Ariel—Ariel begins with River having a violent episode, seeding tension within the crew, and concern in Mal. He doesn't, once again, dump River and Simon, or even do very much more than tell Simon clearly that he needs to keep better watch over River. What he does do is accept a fairly dangerous (though lucrative) job that allows Simon to get River to a diagnostic machine that will allow him to better help her.

Jayne tries to turn River and Simon in, and Mal's reaction is terrifying. He hits Jayne over the head with a wrench, and leaves him in the airlock, threatening to allow him to be sucked out into space for what he's done. The protectiveness of his reaction here is extreme, and while some of it is for Simon, and a general need to be able to trust his crew, I can't help but think that a large portion of it is for River, a girl so damaged that she awakens his every protective instinct.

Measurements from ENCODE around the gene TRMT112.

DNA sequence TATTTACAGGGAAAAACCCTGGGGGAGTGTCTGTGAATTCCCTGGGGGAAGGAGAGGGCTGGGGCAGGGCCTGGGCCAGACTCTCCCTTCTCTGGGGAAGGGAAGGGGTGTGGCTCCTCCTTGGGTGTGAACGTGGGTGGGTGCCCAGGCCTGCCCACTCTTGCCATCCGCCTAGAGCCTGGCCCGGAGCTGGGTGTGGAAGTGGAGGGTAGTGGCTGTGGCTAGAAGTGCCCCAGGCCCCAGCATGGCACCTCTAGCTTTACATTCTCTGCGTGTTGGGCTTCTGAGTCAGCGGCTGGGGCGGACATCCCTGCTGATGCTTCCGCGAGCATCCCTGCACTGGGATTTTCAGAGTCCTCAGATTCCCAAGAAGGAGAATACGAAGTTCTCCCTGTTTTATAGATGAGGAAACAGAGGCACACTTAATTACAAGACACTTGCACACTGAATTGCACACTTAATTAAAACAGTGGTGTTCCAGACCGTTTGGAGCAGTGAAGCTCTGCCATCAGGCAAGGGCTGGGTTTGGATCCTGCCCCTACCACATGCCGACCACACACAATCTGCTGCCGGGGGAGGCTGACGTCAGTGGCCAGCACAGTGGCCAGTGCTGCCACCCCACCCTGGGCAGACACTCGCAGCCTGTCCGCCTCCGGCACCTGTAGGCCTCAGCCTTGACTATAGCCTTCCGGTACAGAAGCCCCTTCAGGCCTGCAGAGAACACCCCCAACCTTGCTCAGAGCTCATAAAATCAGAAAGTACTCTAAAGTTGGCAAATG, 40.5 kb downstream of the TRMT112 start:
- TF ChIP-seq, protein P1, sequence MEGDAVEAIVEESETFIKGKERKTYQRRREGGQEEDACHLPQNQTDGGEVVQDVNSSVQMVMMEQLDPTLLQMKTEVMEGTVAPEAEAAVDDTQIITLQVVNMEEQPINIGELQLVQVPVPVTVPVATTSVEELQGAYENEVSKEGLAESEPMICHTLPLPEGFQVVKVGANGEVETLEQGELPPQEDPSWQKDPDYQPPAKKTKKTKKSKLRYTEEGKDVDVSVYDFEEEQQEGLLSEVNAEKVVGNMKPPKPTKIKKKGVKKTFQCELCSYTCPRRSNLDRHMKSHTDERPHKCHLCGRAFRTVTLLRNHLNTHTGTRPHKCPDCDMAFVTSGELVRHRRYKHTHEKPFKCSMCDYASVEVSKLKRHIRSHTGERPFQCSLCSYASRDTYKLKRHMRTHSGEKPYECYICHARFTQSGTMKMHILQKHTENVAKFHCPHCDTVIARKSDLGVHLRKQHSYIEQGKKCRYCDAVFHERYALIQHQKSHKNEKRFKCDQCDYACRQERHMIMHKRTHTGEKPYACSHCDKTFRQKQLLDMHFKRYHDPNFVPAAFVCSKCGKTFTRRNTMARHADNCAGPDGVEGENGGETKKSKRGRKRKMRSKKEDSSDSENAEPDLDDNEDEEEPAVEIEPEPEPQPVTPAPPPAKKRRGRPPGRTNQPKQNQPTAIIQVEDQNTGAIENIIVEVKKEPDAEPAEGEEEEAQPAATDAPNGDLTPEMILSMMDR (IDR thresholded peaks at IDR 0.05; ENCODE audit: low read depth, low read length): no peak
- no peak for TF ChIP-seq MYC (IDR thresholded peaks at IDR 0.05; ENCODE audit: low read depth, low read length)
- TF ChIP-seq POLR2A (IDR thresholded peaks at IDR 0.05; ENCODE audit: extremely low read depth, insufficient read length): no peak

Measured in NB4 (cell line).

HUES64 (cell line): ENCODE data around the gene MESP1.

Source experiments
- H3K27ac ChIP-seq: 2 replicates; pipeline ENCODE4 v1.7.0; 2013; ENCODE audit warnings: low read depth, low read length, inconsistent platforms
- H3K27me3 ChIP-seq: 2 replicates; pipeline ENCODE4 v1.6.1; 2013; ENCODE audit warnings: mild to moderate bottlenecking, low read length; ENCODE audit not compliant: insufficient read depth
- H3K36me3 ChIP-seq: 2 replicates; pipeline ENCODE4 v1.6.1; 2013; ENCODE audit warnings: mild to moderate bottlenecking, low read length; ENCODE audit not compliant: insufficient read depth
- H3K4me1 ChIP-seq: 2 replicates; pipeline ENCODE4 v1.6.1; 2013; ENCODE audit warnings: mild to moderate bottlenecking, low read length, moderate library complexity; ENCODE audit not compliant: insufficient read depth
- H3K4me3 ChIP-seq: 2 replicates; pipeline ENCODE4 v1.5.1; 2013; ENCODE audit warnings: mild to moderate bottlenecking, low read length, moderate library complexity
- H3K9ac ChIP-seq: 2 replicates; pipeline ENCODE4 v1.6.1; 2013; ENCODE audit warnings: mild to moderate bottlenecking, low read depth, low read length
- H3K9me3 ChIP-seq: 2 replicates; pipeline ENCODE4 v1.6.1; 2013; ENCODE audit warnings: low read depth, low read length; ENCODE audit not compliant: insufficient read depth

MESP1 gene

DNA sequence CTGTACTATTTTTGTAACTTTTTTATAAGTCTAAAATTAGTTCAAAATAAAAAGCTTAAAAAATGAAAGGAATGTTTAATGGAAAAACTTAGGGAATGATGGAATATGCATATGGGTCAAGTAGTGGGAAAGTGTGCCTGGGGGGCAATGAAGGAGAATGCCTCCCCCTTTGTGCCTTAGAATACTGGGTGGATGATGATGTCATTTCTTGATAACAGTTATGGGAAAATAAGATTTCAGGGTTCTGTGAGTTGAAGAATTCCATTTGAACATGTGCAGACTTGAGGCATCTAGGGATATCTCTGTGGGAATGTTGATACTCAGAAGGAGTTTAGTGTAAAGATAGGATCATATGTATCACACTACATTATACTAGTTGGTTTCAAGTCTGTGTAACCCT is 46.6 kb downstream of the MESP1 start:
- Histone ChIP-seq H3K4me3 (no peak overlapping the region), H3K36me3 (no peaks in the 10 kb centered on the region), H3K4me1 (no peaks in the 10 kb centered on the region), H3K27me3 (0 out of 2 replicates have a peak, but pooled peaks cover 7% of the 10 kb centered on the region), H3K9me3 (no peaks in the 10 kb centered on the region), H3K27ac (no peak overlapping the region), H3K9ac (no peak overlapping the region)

War Stories—War Stories begins by showing a playful River and Kaylee chasing after one another in the cargo bay. "One of you is gonna slip and fall," he bellows, "and I'm not cleaning it up." Mal's affection for Kaylee is well-documented, but in this scene, we can see that he's beginning to gain a similar degree of affection for River. He's grown accustomed to having her around, accustomed enough that he can treat her with a similar kind of playful, aggressive affection.

Later, when Mal has been taken prisoner by Niska, and the entire crew goes in afterwards, River steps up heroically for the first time in the series, taking the gun from Kaylee's shaking hands and dropping three guards in a matter of seconds. River has never been able to do this to defend herself, even when it would have been extremely helpful. With Mal in jeopardy and the rest coming to the aid, however, she uses these deadly skills buried deep within her to save them all.